Working with the elderly. A life for me?
January 17, 2017 10:17 AM   Subscribe

I am interested in becoming a Certified Fiduciary. Can I make a decent living doing this?

I live in one of a handful of US states that licenses folks to do this job:

Note: This is not a bank fiduciary.

I've been working in Medicare for a few years and have a law degree (After many, many years, I'll be licensed next month.) I know how frustrating healthcare can be and am overall a very patient person. I've been looking for a way to enter a "helping profession" without being a direct caregiver.

I am all but done with Corporate America and wondered if the fiduciary role might provide me a way out but I can find almost no information about how much I might be able to earn. I'm not looking for untold riches but I live fairly well on my current salary. I am child-free with an SO who makes a good living himself.

Any ideas on salary (and perhaps what I can expect for day-to-day work life?)

posted by nubianinthedesert to Work & Money (4 answers total) 5 users marked this as a favorite
I have a few older friends who do this work and I've considered it as a second career. The article talks about hourly rates of $100-150 which is not chump change but also has to cover all the parts of this job particularly transportation etc. A big part of it is determining if there is a need for it in your community and if there is a decent enough sized population in need of this sort of services and/or if you can get official court-appointed work which is more regular. In some places there are support services already built into community services that do some of this. In communities, particularly affluent communities, with fewer of these services, this can be a great career.

Your law degree will be a HUGE help in this regard since you can provide legal services as part of this and not have to contract out for it. Depending on how you decide to do this sort of thing, a lot of it can be like a general contractor for someone's life, helping them get not just medical and legal assistance but also organization, house repairs, travel assistance, who knows. The hardest part of this type of work can be, form what I have heard, working with family members who may be concerned about their own interests or who may have differing views than what your clients want. And, of course, dealing with elderly populations where people may not be at their highest cognitive functioning and trying to do what is best for them which may not always be exactly what they want.
posted by jessamyn at 10:32 AM on January 17, 2017

I work in a related field and have seen ads for what looked like an entry level conservator job I think is similar to what you're describing, quite recently in fact. It's a county thing here so it pays better than comparable social work jobs. I think this one started at mid-high 60s (possibly a shock after law jobs) but also county jobs tend to have steps and this one ranged well up from there.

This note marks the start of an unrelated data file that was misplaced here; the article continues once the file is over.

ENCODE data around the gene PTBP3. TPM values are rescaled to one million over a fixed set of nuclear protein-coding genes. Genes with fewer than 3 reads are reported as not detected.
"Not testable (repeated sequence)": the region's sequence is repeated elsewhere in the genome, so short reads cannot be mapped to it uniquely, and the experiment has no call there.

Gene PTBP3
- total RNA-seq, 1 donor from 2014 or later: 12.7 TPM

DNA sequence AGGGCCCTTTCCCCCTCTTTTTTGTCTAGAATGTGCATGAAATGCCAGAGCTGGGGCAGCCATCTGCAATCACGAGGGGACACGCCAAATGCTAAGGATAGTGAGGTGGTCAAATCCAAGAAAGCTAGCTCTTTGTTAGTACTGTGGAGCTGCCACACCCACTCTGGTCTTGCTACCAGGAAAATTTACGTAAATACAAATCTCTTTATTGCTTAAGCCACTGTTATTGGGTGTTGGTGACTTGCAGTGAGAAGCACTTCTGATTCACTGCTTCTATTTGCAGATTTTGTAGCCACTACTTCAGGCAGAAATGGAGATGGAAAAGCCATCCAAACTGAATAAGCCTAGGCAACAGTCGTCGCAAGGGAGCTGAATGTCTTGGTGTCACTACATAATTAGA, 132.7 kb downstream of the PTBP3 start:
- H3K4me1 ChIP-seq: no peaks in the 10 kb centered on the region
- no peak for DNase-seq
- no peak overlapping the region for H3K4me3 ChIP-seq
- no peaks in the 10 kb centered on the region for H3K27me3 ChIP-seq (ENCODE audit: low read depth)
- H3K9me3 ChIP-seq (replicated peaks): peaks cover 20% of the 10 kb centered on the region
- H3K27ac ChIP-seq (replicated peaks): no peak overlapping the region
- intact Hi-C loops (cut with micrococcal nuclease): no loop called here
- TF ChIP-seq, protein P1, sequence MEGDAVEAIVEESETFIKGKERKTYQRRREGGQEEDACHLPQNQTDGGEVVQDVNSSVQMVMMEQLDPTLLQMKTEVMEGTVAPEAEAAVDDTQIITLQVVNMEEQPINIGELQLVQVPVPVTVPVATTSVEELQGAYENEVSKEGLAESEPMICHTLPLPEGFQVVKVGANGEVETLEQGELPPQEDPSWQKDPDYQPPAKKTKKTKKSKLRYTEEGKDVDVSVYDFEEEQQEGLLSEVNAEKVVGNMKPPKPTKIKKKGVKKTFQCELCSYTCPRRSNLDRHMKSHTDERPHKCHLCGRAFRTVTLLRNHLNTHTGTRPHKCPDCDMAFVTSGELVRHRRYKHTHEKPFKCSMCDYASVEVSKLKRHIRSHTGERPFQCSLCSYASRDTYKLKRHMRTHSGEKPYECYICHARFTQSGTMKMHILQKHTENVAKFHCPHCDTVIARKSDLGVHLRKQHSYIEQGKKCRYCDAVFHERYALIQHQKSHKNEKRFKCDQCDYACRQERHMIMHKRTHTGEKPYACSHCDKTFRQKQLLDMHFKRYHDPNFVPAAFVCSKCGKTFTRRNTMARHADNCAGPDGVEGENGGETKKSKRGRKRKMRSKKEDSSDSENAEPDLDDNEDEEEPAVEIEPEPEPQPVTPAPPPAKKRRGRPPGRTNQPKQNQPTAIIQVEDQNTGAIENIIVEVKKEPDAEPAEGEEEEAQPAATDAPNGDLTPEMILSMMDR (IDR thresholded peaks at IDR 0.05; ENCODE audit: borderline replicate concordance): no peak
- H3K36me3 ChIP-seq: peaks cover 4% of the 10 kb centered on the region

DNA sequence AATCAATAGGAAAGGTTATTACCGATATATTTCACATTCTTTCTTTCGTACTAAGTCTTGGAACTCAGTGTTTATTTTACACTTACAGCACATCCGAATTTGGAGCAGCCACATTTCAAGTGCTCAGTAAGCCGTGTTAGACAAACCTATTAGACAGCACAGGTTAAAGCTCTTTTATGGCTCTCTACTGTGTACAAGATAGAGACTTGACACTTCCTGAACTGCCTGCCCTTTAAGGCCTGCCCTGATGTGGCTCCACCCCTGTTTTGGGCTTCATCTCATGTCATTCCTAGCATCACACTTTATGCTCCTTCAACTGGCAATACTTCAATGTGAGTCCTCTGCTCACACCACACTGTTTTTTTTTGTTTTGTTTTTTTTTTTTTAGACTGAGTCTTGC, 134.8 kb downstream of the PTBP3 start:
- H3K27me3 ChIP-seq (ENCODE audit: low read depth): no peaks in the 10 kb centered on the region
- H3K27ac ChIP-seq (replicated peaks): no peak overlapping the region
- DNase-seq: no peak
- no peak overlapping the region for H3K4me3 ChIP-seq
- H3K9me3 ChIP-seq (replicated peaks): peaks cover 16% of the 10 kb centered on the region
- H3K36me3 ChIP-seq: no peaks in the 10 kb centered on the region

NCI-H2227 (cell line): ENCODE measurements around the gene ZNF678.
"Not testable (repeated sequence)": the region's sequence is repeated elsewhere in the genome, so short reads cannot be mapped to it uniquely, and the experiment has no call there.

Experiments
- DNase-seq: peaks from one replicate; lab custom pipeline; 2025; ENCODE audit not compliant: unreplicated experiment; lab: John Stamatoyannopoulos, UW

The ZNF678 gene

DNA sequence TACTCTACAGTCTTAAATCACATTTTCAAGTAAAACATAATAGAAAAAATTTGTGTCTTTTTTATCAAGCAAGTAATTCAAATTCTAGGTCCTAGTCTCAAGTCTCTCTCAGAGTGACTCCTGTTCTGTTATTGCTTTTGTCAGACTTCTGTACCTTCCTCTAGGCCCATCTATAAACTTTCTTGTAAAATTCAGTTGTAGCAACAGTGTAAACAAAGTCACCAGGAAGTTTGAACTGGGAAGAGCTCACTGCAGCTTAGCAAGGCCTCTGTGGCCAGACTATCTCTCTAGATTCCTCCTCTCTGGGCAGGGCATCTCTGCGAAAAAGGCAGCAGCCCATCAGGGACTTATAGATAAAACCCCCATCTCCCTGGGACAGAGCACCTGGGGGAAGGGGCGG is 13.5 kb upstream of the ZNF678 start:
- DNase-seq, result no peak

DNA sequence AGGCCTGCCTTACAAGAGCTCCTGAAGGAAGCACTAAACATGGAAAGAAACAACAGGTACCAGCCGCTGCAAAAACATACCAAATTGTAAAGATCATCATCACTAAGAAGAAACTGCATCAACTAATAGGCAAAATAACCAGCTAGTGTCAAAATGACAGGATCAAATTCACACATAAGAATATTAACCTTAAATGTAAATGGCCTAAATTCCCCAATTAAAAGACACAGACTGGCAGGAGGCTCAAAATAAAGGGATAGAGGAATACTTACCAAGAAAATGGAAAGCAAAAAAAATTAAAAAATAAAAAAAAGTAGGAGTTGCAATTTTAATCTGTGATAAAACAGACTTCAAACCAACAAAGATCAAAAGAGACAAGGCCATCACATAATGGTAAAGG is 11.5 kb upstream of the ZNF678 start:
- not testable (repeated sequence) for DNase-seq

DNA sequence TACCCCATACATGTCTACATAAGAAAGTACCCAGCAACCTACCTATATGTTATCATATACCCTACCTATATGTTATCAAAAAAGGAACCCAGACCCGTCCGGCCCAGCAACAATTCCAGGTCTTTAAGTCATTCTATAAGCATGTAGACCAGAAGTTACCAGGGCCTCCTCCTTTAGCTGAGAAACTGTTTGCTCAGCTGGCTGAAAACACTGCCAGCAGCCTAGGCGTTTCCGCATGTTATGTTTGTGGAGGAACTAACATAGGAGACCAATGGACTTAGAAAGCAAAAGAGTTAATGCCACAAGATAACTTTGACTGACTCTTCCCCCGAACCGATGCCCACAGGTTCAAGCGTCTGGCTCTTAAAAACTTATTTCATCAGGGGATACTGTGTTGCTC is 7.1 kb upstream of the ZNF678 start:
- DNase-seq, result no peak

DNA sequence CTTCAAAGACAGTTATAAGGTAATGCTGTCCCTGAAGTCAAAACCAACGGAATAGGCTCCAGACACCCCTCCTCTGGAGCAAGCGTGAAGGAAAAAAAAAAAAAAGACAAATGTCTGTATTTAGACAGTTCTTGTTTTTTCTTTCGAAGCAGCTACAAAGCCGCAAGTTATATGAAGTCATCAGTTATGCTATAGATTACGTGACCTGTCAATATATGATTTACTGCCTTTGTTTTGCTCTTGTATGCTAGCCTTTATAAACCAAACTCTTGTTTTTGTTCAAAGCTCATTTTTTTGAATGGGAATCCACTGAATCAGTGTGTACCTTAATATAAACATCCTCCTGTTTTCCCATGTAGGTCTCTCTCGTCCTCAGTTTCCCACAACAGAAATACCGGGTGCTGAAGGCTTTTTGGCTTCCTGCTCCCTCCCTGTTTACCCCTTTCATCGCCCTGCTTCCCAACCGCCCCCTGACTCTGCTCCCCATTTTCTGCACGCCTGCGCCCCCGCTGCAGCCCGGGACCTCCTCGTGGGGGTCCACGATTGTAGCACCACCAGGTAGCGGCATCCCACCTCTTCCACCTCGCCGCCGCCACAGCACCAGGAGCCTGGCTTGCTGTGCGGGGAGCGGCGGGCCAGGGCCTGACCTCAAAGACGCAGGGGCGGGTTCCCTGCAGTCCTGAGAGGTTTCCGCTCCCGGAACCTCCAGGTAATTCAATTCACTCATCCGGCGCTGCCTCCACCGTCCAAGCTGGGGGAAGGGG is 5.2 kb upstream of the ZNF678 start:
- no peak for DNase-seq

The day-to-day of that kind of job I'm not sure of and am curious as well. My guess is endless bureaucracy and a modicum of human interaction. If it's a county job where you are, it does at least have the advantage of a certain security and not much need to account for your time as you may have done in law jobs.

I imagine your background in Medicare will be quite helpful both in getting the job and in doing it.
posted by Smearcase at 10:38 AM on January 17, 2017

Could you possibly also take on work through an agency or organization as a representative payee?
posted by praemunire at 10:47 AM on January 17, 2017

My family hired a fiduciary to deal with an insurance billing nightmare that involved two different insurers fighting with each other. I believe that the fiduciary's rate was $80/hour, but this was about 5 years ago and in a flyover state. She seemed to have a lot of business; at least, she had built up a staff of several people working for her.

I was curious about the work and asked about what she did. She said that dealing with medical billing and insurance was a big part of the job. She mentioned that both elderly people with no family available dealing with complex medical issues and people who are incapacitated by unexpected medical problems (like an accident) can have hundreds of thousands of dollars of doctor and hospital bills. There are often mistakes in the bills, and mistakes in the insurance processing, and she can sort it out. She basically said (not a direct quote) that she and her people are more effective at dealing with this than typical untrained consumers because they know the typical bullshit moves insurers pull and they know how to call them on them. For example their files always have detailed written notes on the phone calls with the insurance companies that include the date, time, and name of the representative they spoke with, and they know how/when to escalate complaints, and that sort of thing. Plus they're basically infinitely patient and persistent.

She also told me a bit about other parts of their business. They can manage financial decisions for elderly or incapacitated people, maybe through powers of attorney? (I don't remember the details about this bit.) I think she also mentioned dealing with estate issues, which is discussed in the article.

In terms of day-to-day work life, it seemed like they spend a lot of time just organizing and understanding clients' mess of paperwork (that was certainly true for my family's issue), spending time on the phone with providers/insurers for insurance-related things, meeting with clients, documenting, organizing files, and other paperwork. Some time in court maybe for estate-related things?
posted by medusa at 10:52 AM on January 18, 2017

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